It’s very hard to place the majority of the blame in a team loss on one player, but Sunday’s 20-17 loss to the Baltimore Ravens falls largely on Pittsburgh Steelers quarterback Ben Roethlisberger and a lackluster offensive performance with a playoff birth on the line.
Roethlisberger picked a horrible time to turn in arguably the worst performance of his career.
The veteran quarterback threw for just 215 yards, but added two interceptions and nearly had a third one that was negated by a pre-snap penalty.
Right from the start Roethlisberger struggled to get into rhythm with his receivers, which ended up costing him later in the game as the Ravens emulated the Seattle Seahawks’ approach to covering Antonio Brown.
Due to the coverage scheme of the Ravens, Roethlisberger should have been looking to get Martavis Bryant and Markus Wheaton involved to open up space for Brown, but he failed to do that and forced far too many throws to Brown, resulting in two interceptions and the near third.
Running Back: A
I have no qualms with the way DeAngelo Williams was used against the Ravens, especially when you look at the 6.7 yards-per-touch.
Williams came out strong to start the game, rushing for 80 yards on just eight carries in the first quarter, but from there he carried the ball just nine times the rest of the way for 20 yards and two touchdowns.
With the way Roethlisberger was struggled, you’d think that the Steelers would have leaned heavily on Williams. Choosing not to do so really cost the Steelers.
Wide Receiver: C
Antonio Brown was very active in this game hauling in seven passes for 61 yards. He likely should have had a touchdown but replay reviews overturned the call. Brown also had a catch not count in the second half despite appearing to get two feet down inbounds with control.
Outside of Brown, Wheaton had an off game compared to what he had been doing over the last few weeks opposite of Brown and Bryant. The third-year receiver hauled in just three passes for 41 yards.
The biggest disappointment out of the group was Bryant, who continues to struggle to make the tough catches, including a dropped 3rd and 15 bomb from Roethlisberger with the game on the line.
Bryant caught just one pass for six yards (a wide receiver screen) in his disappointing game against Baltimore.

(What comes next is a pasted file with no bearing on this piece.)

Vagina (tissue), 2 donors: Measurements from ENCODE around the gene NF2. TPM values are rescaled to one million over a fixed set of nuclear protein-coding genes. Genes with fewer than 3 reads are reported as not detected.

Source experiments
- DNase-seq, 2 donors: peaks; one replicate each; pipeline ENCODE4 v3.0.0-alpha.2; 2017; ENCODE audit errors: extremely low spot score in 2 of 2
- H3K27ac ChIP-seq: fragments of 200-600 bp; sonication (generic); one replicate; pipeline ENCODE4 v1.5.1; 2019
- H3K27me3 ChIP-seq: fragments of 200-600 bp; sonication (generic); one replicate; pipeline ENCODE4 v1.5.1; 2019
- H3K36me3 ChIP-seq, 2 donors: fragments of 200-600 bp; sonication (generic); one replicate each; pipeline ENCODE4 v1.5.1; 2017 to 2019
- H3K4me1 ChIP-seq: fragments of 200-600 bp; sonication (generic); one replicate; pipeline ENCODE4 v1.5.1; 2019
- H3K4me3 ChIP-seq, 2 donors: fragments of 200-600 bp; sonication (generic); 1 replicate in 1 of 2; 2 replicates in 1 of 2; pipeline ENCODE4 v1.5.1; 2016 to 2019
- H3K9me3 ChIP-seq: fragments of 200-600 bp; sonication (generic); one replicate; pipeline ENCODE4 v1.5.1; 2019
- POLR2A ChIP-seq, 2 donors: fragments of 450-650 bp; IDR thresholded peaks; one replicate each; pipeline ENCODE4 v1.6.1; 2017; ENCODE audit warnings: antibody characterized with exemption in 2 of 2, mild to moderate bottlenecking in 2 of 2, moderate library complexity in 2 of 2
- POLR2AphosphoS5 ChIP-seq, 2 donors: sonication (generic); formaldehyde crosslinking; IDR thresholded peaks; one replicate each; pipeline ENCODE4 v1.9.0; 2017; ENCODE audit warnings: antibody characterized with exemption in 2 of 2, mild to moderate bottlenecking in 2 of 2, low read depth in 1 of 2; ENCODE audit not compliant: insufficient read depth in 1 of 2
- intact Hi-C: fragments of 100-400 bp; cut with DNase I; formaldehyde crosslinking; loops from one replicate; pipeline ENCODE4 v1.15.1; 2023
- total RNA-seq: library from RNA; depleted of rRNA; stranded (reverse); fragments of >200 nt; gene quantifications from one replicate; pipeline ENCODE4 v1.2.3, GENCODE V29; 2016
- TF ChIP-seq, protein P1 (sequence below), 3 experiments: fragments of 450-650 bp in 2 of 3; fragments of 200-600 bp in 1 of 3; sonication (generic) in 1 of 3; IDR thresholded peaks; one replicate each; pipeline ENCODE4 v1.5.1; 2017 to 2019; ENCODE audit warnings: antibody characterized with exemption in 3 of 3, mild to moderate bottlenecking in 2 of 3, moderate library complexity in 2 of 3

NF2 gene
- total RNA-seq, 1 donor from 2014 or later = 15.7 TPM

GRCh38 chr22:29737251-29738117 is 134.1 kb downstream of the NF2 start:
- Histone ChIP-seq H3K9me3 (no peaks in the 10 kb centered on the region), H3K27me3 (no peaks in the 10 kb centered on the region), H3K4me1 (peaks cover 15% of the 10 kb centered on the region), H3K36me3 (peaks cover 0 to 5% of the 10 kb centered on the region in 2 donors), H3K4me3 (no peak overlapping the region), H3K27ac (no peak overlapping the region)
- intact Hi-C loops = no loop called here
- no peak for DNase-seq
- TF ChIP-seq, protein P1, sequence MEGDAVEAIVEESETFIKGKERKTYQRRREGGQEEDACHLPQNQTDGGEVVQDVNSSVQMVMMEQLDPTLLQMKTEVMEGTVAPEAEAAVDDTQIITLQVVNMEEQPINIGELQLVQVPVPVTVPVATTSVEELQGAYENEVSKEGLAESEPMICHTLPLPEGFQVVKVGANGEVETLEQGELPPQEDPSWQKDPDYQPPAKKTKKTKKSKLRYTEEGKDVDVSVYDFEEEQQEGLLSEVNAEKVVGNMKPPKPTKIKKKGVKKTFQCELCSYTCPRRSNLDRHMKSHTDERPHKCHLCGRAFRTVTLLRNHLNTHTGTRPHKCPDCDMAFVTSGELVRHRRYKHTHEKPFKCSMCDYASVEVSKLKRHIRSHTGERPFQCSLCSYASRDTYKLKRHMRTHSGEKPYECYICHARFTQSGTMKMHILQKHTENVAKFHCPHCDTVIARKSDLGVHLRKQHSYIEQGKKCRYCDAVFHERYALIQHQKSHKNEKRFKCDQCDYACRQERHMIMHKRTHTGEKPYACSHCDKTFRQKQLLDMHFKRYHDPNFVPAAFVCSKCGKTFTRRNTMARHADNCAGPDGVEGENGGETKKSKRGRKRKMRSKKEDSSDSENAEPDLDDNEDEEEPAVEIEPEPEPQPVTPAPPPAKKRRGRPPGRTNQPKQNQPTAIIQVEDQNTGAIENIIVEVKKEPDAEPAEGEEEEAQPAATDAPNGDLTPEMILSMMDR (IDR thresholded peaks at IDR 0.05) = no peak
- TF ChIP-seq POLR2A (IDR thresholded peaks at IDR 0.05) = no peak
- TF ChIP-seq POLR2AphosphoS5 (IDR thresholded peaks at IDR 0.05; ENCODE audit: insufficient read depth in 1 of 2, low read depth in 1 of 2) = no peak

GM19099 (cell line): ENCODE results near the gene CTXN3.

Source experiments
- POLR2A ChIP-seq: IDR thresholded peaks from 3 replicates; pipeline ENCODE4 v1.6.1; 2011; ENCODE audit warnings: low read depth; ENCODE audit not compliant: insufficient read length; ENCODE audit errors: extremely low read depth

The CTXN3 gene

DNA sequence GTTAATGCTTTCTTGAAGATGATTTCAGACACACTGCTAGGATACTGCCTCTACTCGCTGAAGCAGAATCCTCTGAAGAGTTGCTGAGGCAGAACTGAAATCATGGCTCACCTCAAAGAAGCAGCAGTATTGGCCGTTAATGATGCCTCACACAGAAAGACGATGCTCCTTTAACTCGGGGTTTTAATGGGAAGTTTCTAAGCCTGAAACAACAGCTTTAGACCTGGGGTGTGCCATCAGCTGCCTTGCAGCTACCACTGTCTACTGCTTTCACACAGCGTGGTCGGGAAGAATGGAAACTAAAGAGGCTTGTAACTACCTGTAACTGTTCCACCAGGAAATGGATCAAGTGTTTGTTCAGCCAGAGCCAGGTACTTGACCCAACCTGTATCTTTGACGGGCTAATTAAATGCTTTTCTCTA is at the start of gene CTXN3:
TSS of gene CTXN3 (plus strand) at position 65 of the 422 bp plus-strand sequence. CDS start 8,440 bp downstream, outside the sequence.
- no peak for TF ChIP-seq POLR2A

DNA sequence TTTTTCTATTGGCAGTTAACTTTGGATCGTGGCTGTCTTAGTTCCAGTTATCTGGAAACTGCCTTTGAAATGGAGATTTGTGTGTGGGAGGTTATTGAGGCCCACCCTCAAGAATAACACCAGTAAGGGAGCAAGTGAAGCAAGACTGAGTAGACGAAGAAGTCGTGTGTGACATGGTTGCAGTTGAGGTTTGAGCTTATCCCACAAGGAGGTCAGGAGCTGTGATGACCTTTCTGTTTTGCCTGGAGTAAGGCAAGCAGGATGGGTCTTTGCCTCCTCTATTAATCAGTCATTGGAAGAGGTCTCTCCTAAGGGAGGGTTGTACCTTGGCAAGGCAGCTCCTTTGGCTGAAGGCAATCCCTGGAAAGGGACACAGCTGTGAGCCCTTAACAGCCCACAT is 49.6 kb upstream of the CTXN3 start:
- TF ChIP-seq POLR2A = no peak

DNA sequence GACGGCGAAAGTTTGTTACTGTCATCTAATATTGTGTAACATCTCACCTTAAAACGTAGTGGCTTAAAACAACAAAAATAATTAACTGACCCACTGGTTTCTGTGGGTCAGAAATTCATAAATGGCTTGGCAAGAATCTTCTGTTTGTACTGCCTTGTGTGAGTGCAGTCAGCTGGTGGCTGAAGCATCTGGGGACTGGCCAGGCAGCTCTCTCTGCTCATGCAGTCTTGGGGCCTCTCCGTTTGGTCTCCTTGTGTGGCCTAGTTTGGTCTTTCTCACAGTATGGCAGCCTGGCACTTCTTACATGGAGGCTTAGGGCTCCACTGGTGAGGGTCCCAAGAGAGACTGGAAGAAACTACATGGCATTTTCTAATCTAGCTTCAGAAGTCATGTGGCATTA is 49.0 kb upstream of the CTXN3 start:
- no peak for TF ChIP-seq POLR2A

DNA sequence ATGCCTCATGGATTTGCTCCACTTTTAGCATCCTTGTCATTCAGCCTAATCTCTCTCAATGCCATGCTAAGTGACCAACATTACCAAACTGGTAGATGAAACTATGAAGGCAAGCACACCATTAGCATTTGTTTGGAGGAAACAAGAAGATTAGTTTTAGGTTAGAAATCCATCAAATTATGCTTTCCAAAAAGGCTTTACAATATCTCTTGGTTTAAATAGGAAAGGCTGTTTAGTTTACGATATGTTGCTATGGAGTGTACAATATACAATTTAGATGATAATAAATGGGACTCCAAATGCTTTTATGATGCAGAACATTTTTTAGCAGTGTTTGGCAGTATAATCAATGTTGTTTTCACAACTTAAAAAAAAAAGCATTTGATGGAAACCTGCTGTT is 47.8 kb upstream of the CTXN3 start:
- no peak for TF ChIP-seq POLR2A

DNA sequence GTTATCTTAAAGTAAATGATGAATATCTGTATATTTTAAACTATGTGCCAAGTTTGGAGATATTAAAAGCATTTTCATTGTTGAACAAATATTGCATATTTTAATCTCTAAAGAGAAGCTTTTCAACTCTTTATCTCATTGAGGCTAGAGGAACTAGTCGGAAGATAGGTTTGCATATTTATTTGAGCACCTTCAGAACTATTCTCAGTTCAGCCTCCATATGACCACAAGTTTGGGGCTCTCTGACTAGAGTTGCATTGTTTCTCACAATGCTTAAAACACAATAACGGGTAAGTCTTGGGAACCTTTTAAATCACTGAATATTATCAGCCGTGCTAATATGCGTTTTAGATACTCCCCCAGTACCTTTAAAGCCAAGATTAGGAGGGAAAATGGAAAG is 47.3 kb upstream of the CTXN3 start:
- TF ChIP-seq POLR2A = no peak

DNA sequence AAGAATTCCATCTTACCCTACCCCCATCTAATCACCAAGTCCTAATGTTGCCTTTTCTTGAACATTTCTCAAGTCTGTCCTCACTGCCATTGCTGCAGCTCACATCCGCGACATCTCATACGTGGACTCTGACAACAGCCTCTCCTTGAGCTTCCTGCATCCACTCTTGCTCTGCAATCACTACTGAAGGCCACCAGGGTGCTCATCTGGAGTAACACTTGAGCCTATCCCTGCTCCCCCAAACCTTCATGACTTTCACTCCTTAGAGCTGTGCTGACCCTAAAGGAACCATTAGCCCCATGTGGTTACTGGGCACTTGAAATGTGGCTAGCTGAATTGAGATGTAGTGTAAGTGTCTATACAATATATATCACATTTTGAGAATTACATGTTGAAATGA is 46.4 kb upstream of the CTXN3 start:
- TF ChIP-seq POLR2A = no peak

Tight End: B
Heath Miller returned to form (slightly) for the Steelers in the middle of the field, hauling in five passes for 49 yards, going over 500 yards receiving on the year for the ninth straight season.
However, Miller struggled at times in protection and wasn’t able to provide Pittsburgh with a viable threat in the middle of the field to take some pressure off of the receivers outside of the hash marks.
Along with Miller, Jesse James recorded one catch for three yards (a tight end screen on the opening drive) in the loss. He wasn’t a factor at all, but neither was the rest of the passing game in this game.
Offensive Line: B-
Outside of Alejandro Villanueva and Cody Wallace’s struggles in pass protection, the Steelers offensive line was good enough to give Roethlisberger plenty of time to make some plays against Baltimore.
Unfortunately, the time allowed Roethlisberger to try and take shots and force throws instead of taking what the Ravens defense was giving him.
Villanueva was beaten cleanly at times by Za’Darius Smith and Timmy Jernigan, while Wallace struggled with the size, strength and speed of Brandon Williams inside.
While the offensive line wasn’t as good as they have been for much of the year, the unit wasn’t the big issue against Baltimore.
Defensive Line: B
Sure, the numbers look good against the run in terms of tackles: Cameron Heyward (six tackles) and Stephon Tuitt(six tackles) were strong against the run, but neither was able to generate much of a pass rush, which hindered the defense’s ability to slow down the short-to-intermediate passing game that Ryan Mallett used to pick the apart.
It was a poor, pathetic performance for this unit, mainly from the outside linebackers.
The group of Jarvis Jones, James Harrison, Arthur Moats and Bud Dupree rarely put any pressure on Mallett Sunday, registering just two quarterback hits against the Ravens quarterback who had been a member of the team for less than two weeks coming into the game.
Harrison is starting to show his age, while Moats is what he is: an average outside linebacker who is strong against the run but can’t rush the passer very well. It’s time for Dupree to step up, but there simply isn’t enough on the roster in this position to generate a feared pass rush.
That showed in a big way against Baltimore.
Defensive Backs: C
Missed tackles, blown coverages and — at times — poor coverage did in the Steelers defense in this game.
Mallett carved up Pittsburgh for a career-high 274 yards in Sunday’s win as Ross Cockrell, William Gay and Antwon Blake all missed tackles and turned in poor plays in coverage.
Add into the mix the complete miscommunication and lack of awareness down the seam by Mike Mitchell and Will Allen on Chris Matthews’ first quarter touchdown.
The secondary needs addressed from a talent perspective, and fast. No more excuses.